England writ grotesque

Gardam, Jane; The People on Privilege Hill. Abacus, 2008, rrp $24.99. ISBN 9780701177997

The People on Privilege Hill, by Jane Gardam, Cover imageIt's said that mathematicians reach their peak in their 20s and if they haven't made their big breakthrough by 30, it's unlikely that they ever will. How much better for writers then, as many don't even start writing till after their 20s and may peak decades after that.

Jane Gardam is a case in point, an author who began writing in her 30s and since then has produced prolifically and successfully, winning many awards on the way. At 76 she published her most popular book to date, Old Filth.

Now Gardam has released a new collection of short stories, The People of Privilege Hill. The title story features Edward Feathers, the crotchety old retired lawyer of an earlier story and the central character of Old Filth, the 2008 runner-up in the world's richest short story award, the English National Short Story prize.

In the new story about Feathers he is 'far into his eighties' and more crotchety than ever as he staggers across frozen English fields with a black malacca handled umbrella to lunch with a neighbour. The guest of honour, a monk rumoured to be a Jesuit, does not turn up and as a result of several misundertandings five umbrellas are delivered to Garm Street, the Jesuit headquarters in London.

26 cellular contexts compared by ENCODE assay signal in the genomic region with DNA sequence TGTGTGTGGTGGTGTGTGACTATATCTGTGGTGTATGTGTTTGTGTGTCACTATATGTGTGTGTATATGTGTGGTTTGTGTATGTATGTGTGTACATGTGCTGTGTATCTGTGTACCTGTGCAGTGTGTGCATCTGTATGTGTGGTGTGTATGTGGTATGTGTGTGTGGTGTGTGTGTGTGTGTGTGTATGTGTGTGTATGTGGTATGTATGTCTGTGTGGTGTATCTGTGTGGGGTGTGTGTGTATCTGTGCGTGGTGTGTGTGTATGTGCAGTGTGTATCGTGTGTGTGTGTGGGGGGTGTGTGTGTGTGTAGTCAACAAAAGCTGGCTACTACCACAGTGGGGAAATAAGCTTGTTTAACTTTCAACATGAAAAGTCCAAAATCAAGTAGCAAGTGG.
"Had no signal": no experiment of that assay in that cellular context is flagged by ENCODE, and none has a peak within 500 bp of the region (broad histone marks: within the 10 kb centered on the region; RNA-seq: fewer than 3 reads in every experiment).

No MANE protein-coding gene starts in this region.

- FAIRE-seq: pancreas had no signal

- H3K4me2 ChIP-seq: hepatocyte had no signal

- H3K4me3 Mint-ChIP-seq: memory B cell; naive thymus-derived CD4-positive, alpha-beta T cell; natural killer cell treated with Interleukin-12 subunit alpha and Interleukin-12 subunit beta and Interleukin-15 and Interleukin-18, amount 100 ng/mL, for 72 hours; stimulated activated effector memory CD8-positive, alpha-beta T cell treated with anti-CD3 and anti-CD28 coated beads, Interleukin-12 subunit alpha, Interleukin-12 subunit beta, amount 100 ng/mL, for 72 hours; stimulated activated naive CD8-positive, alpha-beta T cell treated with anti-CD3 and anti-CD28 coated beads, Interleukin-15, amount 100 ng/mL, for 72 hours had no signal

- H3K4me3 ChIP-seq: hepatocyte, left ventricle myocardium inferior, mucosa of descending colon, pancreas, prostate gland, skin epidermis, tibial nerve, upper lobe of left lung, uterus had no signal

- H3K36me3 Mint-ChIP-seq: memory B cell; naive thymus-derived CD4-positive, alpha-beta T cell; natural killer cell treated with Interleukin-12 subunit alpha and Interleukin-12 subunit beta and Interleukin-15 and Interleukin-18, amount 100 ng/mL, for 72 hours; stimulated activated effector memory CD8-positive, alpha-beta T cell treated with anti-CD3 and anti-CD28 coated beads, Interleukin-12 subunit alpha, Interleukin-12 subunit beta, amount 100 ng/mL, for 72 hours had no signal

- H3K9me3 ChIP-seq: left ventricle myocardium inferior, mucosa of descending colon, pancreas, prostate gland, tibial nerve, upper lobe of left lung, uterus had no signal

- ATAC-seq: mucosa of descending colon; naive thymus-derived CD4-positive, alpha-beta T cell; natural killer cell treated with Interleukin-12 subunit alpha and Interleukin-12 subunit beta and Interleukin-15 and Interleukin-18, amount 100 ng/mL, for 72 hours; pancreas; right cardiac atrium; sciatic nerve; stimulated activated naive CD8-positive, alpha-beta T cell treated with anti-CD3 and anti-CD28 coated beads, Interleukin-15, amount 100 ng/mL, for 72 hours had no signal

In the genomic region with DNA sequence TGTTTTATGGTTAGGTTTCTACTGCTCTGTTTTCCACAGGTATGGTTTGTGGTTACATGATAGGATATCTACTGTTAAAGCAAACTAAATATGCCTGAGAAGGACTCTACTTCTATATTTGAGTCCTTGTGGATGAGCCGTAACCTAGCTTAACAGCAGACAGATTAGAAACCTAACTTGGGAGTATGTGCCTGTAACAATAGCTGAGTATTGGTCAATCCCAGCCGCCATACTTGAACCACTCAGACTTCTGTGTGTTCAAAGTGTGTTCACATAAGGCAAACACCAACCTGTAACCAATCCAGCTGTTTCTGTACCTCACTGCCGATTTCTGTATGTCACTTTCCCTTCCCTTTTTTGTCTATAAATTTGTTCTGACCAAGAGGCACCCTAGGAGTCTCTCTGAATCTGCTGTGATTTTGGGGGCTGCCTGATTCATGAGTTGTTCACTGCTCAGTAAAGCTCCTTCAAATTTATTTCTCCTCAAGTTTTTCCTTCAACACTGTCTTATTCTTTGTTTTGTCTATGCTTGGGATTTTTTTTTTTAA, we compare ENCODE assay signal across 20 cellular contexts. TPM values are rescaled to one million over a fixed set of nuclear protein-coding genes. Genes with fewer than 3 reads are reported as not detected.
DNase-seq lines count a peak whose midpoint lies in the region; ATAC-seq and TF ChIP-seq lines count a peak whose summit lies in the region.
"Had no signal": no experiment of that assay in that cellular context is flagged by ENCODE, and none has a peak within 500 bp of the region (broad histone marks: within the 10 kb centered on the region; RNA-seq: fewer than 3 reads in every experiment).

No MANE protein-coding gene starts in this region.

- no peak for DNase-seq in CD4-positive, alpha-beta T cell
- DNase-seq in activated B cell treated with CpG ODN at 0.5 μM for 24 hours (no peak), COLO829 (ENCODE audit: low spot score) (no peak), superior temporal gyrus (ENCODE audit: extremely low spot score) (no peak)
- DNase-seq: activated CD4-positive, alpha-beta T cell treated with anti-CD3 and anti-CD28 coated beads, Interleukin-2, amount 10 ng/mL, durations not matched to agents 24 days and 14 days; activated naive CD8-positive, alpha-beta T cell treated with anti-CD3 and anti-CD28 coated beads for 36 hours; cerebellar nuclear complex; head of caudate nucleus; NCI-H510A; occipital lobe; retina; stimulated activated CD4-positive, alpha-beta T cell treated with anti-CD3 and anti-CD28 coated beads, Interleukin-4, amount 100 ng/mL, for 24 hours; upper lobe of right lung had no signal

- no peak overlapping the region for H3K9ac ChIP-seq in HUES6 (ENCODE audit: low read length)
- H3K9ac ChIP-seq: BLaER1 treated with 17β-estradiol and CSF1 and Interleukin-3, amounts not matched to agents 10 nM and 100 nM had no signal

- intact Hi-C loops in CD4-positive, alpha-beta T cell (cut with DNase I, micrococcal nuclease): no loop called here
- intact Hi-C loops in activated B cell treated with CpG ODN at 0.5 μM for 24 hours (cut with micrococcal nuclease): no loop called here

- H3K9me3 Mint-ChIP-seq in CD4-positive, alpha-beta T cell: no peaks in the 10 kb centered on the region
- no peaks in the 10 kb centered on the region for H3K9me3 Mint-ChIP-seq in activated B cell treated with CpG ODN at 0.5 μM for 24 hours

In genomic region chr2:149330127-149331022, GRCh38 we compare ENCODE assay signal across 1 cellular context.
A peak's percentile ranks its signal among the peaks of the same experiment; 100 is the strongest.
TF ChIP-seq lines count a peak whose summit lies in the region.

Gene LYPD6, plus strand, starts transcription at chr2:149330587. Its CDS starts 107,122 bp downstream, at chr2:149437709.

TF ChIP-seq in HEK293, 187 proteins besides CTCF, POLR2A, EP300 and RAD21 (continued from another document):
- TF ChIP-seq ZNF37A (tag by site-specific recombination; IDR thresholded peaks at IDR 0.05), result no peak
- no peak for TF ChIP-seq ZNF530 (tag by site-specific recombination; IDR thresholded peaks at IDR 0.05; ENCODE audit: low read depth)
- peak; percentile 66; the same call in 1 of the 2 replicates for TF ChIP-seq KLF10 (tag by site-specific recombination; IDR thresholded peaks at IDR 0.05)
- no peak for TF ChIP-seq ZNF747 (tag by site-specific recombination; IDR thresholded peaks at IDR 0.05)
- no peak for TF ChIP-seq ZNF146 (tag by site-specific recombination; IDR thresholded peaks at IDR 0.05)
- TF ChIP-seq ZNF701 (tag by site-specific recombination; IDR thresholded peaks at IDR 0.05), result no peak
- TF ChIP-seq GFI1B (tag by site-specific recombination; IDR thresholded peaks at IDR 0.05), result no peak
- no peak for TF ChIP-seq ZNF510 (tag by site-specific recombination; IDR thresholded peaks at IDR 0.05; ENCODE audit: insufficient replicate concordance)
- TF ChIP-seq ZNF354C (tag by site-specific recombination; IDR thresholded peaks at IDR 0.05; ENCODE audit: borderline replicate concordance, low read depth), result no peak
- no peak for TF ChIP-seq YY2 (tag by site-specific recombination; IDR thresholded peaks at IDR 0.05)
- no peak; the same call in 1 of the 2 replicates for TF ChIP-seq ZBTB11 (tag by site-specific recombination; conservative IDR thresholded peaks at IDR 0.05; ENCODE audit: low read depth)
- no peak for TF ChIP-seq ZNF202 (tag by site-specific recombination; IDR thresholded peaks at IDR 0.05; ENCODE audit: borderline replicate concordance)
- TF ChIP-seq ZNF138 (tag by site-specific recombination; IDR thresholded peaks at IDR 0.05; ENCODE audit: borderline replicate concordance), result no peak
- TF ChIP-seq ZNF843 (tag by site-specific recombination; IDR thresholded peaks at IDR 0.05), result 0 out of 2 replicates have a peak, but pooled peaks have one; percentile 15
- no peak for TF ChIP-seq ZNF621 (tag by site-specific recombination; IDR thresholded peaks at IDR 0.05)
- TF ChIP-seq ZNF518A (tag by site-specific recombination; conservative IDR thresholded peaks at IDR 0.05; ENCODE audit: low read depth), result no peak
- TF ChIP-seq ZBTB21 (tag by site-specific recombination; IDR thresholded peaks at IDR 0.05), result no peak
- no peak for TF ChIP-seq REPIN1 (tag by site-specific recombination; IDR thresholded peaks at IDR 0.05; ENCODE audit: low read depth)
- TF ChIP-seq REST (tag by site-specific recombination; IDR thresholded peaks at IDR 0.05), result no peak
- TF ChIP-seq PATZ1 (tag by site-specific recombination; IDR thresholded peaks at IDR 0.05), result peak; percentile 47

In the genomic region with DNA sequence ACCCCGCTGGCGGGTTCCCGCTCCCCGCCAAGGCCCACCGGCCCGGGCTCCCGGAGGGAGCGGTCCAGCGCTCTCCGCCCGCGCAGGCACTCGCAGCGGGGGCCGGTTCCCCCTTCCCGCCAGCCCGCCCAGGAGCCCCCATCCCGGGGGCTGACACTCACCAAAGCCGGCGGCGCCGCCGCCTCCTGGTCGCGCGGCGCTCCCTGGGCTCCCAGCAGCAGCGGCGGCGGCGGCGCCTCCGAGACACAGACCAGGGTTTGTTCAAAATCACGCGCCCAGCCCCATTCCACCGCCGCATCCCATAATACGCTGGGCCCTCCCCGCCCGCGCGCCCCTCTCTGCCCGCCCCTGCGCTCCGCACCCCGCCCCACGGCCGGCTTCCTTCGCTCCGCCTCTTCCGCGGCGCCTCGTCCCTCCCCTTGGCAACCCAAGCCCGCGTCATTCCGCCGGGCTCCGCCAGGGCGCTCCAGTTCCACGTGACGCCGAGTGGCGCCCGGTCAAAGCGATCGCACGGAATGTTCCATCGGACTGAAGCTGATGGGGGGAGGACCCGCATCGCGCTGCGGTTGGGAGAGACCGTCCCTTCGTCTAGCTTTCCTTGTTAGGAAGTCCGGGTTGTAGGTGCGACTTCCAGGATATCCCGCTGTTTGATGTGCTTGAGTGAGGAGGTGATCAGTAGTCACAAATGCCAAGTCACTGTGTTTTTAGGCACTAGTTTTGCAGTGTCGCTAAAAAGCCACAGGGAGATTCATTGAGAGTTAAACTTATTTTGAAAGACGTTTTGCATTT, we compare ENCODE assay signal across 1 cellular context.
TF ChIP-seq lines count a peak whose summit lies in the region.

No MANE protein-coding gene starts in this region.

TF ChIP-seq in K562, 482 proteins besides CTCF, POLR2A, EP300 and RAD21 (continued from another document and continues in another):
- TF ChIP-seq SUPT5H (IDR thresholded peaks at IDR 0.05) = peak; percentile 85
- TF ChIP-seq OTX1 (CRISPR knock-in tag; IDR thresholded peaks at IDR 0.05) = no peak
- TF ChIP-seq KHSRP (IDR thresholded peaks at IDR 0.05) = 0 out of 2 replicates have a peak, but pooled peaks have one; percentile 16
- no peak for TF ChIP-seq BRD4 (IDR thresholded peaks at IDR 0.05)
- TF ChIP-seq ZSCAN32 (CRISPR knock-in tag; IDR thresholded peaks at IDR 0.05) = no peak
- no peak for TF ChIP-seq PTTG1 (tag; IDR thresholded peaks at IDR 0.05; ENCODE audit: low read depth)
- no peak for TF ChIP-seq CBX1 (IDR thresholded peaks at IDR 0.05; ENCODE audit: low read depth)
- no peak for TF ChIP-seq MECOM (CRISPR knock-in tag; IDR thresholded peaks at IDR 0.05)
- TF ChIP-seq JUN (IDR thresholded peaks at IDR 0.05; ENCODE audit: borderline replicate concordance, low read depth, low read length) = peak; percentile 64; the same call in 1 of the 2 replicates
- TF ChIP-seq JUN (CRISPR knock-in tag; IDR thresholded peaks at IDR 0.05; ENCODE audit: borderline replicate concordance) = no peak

The stories in The People on Privilege Hill rub class against class, age against youth, the past against the present. Whether it is Edward Feathers trying to keep his dignity at a luncheon where the guest of honour evaporates, or a farm woman waiting for a black bishop the villagers didn't want to put up, each story inhabits an England where morality is an overarching concern. Wrong may win out, as in 'The Latter Days of Mr Jones' when a simple lonely man is destroyed by a false accusation, but this is clearly not the natural order of things in Gardam's world.

Despite some weighty themes, Gardam's sly wit and eye for the arresting detail of everyday life lift each and every story. The collection is imbued with an old-fashioned English charm made sharp by a postcolonial awareness of what damage old-fashioned England once wrought.

Gardam recently said in an interview, 'I try to write about real Englishness not export-Englishness.' In 'The Flight Path' a young man travels to London during the blitz and spends an evening in a shelter with a collection of people clinging bizarrely to their social rituals; here 'Englishness' is grotesquely exaggerated. The four elderly women returning to their old school in 'The Last Reunion' are met with the new England, so different from their schooldays and yet still so familiar.

The People on Privilege Hill is a delightful collection — warm, acute, funny. Classic Gardam. 


Paddy O'ReillyPaddy O'Reilly is author of the short story collection, The End of the World, novel The Factory, novella Deep Water and several screenplays. Paddy has been Asialink writer-in-residence in Japan, a fellow at Varuna: the Writers' House, writer-in-residence at Kelly Steps Cottage, Tasmania, and a full fellow at the Vermont Studio Center, USA.

 

 

Topic tags: Paddy O'Reilly, Jane Gardam, short story collection, People on Privilege Hill, ISBN 9780701177997

 

 

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